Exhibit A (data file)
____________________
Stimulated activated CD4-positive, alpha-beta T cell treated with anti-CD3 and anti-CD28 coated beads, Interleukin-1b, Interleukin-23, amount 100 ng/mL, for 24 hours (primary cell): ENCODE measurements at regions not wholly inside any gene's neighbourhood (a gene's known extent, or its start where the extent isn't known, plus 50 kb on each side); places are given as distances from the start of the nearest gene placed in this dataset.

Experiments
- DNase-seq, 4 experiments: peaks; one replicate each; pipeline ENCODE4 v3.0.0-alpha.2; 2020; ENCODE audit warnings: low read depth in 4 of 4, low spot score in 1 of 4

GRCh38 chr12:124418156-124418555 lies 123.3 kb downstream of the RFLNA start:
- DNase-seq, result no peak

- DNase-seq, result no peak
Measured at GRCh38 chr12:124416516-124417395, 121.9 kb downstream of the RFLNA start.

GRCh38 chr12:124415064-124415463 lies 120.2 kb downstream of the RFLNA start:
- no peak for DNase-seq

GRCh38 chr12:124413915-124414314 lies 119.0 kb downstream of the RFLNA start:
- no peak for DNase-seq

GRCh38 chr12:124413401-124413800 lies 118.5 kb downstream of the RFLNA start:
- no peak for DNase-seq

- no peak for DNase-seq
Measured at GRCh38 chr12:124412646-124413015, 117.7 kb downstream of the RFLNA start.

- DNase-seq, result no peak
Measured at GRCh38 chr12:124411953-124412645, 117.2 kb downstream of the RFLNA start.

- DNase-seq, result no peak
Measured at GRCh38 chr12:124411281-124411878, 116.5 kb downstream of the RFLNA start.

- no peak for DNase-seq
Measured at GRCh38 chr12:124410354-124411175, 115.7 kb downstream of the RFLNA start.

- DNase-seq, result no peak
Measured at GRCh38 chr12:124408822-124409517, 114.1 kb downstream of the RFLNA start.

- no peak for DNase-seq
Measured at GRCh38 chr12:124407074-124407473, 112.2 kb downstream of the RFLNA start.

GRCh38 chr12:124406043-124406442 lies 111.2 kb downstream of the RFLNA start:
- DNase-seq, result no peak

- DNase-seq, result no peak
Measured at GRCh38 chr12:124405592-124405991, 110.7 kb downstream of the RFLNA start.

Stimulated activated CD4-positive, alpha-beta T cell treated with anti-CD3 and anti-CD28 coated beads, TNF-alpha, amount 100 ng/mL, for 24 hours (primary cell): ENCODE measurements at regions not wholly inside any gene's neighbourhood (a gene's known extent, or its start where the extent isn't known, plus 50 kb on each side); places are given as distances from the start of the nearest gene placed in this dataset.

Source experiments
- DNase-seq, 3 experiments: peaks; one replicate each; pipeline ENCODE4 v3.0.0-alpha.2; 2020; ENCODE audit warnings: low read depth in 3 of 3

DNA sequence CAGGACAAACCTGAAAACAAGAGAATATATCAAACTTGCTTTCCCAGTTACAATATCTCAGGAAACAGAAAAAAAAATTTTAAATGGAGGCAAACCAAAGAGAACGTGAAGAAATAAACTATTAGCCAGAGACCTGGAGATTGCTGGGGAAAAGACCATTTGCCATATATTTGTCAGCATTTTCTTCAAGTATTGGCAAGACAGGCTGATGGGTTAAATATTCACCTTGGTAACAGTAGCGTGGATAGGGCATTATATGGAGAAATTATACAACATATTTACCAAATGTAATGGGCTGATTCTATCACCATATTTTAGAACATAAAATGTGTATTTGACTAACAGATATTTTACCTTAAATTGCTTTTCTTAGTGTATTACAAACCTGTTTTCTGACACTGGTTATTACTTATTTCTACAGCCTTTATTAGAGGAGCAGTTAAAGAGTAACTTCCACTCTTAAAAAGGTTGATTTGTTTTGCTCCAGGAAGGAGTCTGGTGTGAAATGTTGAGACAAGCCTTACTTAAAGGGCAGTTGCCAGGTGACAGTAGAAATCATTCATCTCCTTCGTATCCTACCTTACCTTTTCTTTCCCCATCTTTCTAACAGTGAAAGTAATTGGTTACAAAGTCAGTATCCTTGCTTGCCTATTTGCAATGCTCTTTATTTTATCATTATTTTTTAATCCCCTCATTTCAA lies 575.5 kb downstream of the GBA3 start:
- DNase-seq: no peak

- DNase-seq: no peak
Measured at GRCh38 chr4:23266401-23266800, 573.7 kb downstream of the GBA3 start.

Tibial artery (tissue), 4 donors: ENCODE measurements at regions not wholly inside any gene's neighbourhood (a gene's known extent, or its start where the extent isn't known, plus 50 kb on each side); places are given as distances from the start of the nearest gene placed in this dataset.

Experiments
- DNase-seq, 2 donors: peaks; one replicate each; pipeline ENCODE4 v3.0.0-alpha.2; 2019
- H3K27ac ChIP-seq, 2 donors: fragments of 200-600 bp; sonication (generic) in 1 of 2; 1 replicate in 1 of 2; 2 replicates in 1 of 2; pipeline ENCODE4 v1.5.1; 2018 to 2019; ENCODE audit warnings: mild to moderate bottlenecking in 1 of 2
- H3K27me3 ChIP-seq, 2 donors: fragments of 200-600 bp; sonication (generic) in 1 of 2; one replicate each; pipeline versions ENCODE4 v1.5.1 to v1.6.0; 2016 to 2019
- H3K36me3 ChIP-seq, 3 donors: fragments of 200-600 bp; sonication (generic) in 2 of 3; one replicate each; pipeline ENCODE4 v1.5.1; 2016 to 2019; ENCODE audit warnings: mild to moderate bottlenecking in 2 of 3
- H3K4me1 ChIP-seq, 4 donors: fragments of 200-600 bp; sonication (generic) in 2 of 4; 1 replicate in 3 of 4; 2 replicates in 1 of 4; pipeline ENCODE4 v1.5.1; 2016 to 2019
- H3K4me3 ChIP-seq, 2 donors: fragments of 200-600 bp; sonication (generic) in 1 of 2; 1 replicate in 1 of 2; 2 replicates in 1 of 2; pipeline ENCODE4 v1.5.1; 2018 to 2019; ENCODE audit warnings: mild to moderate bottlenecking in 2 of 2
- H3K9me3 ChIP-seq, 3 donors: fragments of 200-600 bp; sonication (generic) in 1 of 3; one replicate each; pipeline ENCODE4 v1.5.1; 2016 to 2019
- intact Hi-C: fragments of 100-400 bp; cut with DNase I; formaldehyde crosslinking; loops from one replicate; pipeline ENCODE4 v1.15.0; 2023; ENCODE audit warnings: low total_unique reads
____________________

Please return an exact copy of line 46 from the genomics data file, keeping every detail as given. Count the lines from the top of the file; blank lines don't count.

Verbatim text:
- intact Hi-C: fragments of 100-400 bp; cut with DNase I; formaldehyde crosslinking; loops from one replicate; pipeline ENCODE4 v1.15.0; 2023; ENCODE audit warnings: low total_unique reads